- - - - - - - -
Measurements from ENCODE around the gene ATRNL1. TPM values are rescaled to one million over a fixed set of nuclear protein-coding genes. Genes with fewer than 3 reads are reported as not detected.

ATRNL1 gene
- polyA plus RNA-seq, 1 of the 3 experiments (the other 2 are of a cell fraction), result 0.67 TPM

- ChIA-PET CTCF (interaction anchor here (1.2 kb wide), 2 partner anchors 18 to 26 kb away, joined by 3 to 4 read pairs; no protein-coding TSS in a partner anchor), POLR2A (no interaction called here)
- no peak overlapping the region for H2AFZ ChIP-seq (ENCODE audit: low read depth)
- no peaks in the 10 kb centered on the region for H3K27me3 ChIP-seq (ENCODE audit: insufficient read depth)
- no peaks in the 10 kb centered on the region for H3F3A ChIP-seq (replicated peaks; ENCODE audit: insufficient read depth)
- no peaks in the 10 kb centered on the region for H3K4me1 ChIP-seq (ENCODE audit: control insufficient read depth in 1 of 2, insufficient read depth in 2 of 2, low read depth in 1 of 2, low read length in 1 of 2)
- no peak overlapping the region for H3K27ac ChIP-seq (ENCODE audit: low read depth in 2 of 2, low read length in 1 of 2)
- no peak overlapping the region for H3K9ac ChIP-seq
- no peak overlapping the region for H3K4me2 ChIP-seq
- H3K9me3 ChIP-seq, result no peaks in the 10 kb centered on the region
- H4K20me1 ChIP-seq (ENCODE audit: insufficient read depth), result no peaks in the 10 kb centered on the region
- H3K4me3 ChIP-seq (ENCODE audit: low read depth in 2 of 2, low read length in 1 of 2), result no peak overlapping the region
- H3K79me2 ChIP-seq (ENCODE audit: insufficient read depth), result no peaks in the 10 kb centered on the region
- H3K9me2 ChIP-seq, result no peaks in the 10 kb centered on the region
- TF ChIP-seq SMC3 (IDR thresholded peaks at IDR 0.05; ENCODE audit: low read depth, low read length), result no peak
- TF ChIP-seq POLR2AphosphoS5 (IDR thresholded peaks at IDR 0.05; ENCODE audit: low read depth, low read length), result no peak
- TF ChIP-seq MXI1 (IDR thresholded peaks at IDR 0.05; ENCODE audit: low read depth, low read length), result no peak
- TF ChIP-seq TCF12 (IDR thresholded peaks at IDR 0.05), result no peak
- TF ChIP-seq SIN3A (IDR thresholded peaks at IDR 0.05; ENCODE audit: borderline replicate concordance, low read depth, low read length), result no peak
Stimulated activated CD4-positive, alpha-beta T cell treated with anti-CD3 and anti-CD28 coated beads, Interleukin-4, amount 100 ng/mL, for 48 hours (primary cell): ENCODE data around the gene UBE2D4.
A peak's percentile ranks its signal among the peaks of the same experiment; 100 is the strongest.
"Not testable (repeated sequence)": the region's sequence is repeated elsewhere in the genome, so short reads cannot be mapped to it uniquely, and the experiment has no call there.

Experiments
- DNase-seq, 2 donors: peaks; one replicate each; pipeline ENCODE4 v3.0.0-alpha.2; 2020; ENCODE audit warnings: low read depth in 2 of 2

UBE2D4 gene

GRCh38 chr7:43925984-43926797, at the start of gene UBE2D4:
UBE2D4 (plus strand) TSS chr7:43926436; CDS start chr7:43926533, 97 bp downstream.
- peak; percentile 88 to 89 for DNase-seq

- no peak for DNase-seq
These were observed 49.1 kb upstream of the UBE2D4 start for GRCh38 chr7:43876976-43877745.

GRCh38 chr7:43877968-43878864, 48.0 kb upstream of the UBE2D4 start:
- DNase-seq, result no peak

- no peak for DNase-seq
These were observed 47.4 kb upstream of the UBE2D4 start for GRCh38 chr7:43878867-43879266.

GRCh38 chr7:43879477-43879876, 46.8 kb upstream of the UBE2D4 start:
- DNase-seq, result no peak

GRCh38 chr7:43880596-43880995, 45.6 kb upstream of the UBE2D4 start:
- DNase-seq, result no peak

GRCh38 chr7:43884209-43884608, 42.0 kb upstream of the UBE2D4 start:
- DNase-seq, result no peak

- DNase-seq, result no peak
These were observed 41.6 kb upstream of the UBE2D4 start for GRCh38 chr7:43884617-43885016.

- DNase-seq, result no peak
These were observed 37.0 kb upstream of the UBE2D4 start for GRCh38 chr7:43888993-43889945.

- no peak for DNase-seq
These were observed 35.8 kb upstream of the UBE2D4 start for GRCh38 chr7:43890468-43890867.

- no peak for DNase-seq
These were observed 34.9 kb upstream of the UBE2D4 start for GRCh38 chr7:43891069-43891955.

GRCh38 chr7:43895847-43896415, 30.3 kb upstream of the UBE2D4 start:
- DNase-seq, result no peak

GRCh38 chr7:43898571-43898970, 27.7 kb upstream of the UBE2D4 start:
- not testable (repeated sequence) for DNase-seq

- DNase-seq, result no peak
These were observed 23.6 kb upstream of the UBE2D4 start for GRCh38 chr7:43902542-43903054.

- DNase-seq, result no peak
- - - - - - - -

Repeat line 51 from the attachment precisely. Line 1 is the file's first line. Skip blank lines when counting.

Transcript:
GRCh38 chr7:43895847-43896415, 30.3 kb upstream of the UBE2D4 start: